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This Culinary Power Couple Has Infused the Napa Valley Dining Scene with What's Local

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These powerhouse chefs get their inspiration from the natural bounty of the Napa Valley.

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Note: Since this profile was first published in 2016, Katianna and John have left the restaurant industry, for now. After the successful and celebrated launch of Charter Oak, the couple decided to take time to start a family, but they expect to return to the culinary world and already have plans to create their own restaurant.

A former competitive gymnast, Katianna Hong embraced cooking with a similar discipline and dedication. She worked her way up from the bottom to chef de cuisine at The Restaurant at Meadowood, becoming one of the few women to helm a three-Michelin-starred spot.

During 15-hour shifts, sparks flew between her and John Hong. “When you’re cooking together, there’s a lot of trust that has to happen,” observes Katianna. “If I want someone’s opinion about something, John was always that person—cooking together for us really works.”

Now, after six years of close collaboration, they’re each preparing for new roles: Katianna is tinkering with menu research and development for The Charter Oak, opening in spring 2017, as John steps into her shoes at the Restaurant at Meadowood, mentoring the staff and continuing to push the food forward.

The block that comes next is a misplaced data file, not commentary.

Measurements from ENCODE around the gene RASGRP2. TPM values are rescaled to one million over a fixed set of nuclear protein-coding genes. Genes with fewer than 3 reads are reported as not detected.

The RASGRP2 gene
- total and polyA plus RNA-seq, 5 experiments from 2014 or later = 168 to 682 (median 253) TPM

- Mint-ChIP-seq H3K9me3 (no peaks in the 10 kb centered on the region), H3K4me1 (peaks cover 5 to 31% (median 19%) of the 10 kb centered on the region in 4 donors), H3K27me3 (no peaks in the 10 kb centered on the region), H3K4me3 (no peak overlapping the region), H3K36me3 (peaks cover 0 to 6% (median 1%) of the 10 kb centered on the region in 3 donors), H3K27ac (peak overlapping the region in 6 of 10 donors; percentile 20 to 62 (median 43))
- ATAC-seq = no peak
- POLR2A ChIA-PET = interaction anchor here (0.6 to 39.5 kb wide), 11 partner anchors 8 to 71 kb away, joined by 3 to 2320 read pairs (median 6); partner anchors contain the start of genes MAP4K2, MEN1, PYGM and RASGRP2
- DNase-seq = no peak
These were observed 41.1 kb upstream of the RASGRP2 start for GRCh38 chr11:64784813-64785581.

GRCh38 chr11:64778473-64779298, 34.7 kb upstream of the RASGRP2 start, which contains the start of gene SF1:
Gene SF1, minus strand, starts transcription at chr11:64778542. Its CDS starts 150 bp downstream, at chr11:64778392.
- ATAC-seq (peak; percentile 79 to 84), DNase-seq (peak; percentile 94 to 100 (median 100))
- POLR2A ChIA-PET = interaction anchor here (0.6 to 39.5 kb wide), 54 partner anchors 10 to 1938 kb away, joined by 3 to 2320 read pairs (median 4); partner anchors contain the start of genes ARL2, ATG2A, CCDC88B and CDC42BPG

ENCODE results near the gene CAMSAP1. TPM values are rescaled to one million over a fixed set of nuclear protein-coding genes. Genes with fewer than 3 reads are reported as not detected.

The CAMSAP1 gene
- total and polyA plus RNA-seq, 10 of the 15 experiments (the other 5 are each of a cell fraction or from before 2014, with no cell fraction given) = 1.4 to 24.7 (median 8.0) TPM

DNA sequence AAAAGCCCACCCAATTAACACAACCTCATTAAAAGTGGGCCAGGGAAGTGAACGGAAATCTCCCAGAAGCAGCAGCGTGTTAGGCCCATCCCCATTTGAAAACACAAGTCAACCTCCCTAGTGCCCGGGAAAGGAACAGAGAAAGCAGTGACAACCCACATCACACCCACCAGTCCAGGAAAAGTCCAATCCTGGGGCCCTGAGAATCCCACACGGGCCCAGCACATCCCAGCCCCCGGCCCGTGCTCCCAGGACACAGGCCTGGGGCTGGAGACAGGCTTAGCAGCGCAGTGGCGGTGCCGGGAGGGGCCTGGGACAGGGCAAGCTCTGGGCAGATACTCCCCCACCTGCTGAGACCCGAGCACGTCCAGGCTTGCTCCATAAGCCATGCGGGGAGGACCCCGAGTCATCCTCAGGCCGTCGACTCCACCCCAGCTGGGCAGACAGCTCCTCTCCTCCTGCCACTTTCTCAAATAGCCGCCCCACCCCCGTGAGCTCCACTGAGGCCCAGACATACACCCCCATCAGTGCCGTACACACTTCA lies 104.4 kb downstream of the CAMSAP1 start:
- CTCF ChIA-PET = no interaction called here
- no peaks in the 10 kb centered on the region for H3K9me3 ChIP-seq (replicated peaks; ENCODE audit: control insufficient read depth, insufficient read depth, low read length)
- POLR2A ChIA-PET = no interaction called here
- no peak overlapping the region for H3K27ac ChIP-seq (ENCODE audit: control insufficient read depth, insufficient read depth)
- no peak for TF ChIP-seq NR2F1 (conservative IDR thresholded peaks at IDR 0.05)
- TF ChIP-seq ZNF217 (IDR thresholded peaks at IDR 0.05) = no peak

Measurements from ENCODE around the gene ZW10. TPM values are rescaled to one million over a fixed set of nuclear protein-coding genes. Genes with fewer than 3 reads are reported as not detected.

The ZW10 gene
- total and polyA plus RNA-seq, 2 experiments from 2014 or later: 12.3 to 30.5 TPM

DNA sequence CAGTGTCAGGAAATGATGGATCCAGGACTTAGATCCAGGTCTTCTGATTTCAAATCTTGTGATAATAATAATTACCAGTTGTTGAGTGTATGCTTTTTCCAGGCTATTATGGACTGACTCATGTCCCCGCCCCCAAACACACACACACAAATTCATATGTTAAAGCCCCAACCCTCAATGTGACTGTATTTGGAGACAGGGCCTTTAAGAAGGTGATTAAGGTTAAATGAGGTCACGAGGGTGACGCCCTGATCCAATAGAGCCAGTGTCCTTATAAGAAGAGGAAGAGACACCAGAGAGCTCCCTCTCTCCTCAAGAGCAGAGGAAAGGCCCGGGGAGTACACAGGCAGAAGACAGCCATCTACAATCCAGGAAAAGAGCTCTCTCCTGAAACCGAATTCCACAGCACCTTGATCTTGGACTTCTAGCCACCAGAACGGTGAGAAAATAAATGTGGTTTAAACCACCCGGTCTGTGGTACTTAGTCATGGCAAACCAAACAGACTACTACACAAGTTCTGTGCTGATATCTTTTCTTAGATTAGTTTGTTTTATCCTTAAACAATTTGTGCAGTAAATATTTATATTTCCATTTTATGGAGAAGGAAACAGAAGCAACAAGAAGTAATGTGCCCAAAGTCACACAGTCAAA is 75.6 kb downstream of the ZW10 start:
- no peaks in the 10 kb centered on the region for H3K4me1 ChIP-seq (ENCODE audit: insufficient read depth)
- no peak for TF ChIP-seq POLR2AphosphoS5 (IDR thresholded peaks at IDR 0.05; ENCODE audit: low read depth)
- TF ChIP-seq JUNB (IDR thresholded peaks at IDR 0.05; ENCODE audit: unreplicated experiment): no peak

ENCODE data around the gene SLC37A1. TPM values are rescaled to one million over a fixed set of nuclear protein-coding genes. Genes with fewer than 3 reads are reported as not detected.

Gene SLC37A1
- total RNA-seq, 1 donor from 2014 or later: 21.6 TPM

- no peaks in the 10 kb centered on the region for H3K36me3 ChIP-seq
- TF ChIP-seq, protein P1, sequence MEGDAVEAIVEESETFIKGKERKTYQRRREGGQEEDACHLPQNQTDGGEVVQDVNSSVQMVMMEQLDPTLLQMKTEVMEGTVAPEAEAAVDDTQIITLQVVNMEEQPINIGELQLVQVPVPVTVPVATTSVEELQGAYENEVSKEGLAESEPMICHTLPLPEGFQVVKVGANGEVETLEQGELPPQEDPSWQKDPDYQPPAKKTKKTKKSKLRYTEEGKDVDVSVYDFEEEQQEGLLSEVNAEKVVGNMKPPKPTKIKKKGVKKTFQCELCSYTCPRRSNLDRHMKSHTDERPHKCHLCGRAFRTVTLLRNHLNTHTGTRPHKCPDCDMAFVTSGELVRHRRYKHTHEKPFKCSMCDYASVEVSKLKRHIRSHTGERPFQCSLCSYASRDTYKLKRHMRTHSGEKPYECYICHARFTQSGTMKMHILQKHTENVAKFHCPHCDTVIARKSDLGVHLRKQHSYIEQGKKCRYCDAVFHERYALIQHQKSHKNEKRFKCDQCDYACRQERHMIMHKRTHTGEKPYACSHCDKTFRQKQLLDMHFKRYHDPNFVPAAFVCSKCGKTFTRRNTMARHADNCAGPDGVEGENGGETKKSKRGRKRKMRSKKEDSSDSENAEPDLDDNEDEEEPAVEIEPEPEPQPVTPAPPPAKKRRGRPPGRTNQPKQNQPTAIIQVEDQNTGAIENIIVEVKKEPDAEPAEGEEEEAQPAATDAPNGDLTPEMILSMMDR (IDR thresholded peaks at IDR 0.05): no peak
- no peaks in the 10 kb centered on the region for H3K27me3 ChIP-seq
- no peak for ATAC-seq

One constant is the garden that the Hongs (and their restaurants) continue to share. It’s become a great source of inspiration and seasonal products such as sunchokes, white asparagus, and salsify. “It’s amazing what they do in the garden—we can just go take a walk through and get a lot of ideas,” says Katianna.

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The culinary power couple shares an appreciation not only for the bounty of the Napa Valley but also for its close-knit community. The Hongs have developed all sorts of collaborative relationships, from the local ceramicists who make their plates to the purveyors who supply their cheese and meats. So it’s not unusual for them to run into friends while taking hikes or browsing at farmers markets. “I’ve really become a small-town guy from living here,” jokes John.

The way Katianna describes it, in the case of the Napa Valley, this small-town vibe supports the work of remarkably talented and diverse makers. “To not be creative here would be difficult!”

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